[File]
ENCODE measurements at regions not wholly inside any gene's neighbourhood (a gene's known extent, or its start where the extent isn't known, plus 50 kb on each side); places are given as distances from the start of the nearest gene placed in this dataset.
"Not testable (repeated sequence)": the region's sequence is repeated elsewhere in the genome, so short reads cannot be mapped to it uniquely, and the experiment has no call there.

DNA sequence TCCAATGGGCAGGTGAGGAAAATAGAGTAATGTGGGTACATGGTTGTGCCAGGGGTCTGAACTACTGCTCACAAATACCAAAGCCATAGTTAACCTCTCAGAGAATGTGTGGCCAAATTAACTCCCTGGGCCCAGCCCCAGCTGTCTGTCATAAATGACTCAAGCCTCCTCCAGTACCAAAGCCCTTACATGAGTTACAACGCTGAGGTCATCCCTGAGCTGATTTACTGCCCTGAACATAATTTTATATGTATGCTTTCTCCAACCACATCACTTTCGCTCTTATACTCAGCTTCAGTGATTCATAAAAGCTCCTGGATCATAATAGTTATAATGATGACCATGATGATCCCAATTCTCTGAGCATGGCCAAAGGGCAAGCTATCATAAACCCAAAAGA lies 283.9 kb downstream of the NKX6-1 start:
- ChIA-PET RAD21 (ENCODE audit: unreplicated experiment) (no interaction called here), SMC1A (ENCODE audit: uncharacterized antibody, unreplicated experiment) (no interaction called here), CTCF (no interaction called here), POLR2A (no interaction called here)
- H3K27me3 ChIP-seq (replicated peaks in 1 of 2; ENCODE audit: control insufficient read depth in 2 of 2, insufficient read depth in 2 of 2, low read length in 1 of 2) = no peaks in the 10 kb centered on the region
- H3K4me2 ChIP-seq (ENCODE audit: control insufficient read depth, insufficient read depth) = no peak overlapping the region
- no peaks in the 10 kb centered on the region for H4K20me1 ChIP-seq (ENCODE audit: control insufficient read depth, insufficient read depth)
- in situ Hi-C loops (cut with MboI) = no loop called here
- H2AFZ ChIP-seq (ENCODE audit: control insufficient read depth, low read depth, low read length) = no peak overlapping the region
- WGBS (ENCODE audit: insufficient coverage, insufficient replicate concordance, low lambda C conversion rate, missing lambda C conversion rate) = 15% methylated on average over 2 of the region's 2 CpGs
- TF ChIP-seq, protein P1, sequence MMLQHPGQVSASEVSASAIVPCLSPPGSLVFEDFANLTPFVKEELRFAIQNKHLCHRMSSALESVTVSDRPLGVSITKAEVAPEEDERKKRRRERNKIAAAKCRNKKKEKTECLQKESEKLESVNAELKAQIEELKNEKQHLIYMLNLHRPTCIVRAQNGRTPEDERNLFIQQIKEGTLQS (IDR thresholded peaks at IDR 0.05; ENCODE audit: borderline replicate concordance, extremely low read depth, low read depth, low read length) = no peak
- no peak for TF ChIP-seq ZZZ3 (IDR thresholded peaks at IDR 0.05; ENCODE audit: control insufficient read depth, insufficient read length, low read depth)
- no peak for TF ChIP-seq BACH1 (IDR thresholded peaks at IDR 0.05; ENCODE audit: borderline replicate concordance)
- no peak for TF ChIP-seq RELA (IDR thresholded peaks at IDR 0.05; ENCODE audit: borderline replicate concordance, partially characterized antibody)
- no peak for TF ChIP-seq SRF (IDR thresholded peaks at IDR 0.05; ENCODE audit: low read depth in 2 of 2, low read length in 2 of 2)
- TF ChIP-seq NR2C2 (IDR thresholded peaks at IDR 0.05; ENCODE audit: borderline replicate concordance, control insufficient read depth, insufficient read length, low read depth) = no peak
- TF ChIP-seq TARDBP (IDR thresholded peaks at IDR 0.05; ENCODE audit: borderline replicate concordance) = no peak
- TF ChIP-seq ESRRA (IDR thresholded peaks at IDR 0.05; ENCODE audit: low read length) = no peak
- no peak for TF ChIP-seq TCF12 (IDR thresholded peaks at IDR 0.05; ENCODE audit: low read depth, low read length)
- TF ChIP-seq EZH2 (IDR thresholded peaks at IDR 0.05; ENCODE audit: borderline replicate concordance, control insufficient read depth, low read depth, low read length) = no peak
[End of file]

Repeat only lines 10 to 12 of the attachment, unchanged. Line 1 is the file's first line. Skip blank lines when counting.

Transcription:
- WGBS (ENCODE audit: insufficient coverage, insufficient replicate concordance, low lambda C conversion rate, missing lambda C conversion rate) = 15% methylated on average over 2 of the region's 2 CpGs
- TF ChIP-seq, protein P1, sequence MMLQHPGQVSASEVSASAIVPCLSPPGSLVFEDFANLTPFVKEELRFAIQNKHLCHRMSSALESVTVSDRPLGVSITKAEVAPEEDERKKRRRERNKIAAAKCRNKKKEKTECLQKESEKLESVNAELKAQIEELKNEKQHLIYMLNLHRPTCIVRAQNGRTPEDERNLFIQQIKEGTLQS (IDR thresholded peaks at IDR 0.05; ENCODE audit: borderline replicate concordance, extremely low read depth, low read depth, low read length) = no peak
- no peak for TF ChIP-seq ZZZ3 (IDR thresholded peaks at IDR 0.05; ENCODE audit: control insufficient read depth, insufficient read length, low read depth)